Let two squares of side lengths \(a\) and \(b\) with \(b<a\) be positioned so that their centers coincide and that corresponding sides are parallel, as shown. Draw a square \(\mathcal{S}\) so that it is inscribed inside the square of side length \(a\) but circumscribes the square of side length \(b\).

What restrictions must be placed on \(a\) and \(b\) so that such a square exists?

Show that under the conditions laid out in the previous part, square \(\mathcal{S}\) has side length equal to \(\sqrt{ab}\).

NOTE: This discovery was first found by a friend of mine in response to a problem I had created.

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## Comments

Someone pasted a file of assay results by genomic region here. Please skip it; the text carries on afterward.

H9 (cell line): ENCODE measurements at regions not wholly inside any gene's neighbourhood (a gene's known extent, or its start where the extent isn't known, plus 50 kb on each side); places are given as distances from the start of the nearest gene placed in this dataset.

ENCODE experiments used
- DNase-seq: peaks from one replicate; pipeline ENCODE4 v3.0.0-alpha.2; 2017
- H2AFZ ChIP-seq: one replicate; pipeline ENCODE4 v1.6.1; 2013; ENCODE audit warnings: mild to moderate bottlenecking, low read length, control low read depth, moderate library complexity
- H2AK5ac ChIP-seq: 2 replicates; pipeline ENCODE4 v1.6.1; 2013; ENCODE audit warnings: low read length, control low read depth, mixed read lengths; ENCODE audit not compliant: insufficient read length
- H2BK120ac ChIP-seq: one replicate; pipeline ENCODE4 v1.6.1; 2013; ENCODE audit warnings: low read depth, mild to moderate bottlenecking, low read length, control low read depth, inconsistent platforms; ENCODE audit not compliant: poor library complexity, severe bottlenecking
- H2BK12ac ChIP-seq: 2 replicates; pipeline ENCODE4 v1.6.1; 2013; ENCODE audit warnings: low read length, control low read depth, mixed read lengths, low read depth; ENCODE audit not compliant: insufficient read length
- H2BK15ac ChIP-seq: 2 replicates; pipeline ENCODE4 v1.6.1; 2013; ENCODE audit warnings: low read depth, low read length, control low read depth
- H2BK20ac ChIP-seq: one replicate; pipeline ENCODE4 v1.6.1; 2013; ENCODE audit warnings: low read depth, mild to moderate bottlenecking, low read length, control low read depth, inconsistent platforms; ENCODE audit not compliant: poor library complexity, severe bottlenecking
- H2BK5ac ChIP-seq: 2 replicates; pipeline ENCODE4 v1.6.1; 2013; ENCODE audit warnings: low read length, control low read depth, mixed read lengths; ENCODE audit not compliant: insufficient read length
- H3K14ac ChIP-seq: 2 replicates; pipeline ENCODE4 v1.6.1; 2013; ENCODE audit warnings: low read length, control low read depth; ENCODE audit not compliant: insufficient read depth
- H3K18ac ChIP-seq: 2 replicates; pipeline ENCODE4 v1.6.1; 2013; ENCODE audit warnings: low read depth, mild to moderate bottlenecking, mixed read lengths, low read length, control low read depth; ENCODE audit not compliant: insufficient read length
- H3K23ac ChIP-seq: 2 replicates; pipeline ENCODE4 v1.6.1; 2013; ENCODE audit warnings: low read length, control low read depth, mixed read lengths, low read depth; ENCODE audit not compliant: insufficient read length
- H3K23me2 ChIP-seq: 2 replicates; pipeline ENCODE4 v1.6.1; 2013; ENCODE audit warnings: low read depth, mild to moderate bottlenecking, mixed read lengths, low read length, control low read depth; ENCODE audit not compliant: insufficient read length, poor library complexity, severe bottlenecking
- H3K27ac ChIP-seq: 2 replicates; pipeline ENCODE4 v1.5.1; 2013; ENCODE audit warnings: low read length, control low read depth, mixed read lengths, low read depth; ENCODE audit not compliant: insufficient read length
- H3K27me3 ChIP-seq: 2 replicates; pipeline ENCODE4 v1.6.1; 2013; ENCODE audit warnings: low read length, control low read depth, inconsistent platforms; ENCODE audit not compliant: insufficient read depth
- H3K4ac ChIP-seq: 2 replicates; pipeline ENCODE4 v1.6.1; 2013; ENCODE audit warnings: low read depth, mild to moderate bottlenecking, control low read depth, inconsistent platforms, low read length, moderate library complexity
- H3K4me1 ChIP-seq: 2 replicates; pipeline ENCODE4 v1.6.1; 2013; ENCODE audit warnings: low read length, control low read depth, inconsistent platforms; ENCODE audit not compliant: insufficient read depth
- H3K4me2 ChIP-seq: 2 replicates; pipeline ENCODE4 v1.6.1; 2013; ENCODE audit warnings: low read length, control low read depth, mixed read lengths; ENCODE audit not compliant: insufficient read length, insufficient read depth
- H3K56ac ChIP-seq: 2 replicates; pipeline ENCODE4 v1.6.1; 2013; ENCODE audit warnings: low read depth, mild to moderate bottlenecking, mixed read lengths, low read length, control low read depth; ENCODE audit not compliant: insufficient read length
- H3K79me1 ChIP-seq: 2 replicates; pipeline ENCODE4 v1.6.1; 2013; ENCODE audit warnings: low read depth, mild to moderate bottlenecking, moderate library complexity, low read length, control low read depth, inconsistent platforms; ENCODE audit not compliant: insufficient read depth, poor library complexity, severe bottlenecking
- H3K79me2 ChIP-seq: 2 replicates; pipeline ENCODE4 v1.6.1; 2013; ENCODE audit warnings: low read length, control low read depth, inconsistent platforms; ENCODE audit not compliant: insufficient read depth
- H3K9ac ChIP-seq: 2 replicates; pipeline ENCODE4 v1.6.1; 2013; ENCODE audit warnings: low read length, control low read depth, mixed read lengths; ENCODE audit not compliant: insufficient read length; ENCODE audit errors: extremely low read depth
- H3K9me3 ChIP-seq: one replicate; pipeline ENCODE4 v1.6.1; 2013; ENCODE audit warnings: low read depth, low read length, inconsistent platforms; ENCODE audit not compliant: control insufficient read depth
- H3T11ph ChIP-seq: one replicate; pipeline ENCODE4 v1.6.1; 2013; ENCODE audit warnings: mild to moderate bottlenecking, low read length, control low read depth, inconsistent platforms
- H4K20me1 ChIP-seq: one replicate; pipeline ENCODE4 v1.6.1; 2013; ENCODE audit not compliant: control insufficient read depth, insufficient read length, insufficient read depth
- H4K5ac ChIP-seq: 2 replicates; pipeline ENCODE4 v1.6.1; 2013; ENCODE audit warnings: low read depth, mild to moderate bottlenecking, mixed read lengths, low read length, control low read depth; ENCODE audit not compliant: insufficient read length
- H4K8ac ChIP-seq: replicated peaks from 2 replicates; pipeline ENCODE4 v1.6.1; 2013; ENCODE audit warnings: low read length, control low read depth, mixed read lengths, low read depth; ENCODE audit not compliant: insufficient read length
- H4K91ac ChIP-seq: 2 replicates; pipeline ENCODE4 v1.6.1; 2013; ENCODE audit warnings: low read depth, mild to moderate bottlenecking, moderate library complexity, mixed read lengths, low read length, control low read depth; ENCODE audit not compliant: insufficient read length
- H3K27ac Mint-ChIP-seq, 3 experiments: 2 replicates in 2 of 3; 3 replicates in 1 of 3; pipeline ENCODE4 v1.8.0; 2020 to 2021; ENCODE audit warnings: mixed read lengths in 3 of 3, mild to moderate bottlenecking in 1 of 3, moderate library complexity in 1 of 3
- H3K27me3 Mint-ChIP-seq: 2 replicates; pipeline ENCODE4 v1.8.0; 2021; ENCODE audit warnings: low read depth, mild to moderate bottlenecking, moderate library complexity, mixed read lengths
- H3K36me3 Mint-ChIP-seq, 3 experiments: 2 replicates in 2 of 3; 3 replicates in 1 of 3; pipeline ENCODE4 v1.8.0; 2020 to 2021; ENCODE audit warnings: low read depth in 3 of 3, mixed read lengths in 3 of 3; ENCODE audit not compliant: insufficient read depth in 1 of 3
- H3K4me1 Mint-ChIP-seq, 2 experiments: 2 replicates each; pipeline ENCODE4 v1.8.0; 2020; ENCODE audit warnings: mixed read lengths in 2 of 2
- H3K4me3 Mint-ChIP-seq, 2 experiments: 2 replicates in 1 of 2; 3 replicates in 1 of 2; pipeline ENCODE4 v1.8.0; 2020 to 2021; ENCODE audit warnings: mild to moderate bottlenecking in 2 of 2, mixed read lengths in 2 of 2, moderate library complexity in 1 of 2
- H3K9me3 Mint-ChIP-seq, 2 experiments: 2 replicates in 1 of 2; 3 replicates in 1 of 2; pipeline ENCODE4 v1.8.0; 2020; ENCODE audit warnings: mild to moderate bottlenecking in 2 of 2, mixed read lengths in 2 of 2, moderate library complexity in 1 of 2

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TopNewestLet \( \theta \) be the smaller angle that the diagonal makes with one of the sides. Let \( d \) be the side of the middle square. Then \( a = d (\sin \theta + \cos \theta) \) and \( d = b (\sin \theta + \cos \theta) \). So \( a = b(\sin \theta + \cos \theta)^2 \). It's easy to see that \( 1 \le \sin \theta + \cos \theta \le \sqrt{2}, \) so the condition boils down to \( a \le 2b \).

The area of the square is \( d^2 = b^2 (\sin \theta + \cos \theta)^2 = ab \), so the side is \( \sqrt{ab} \).

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2b>a

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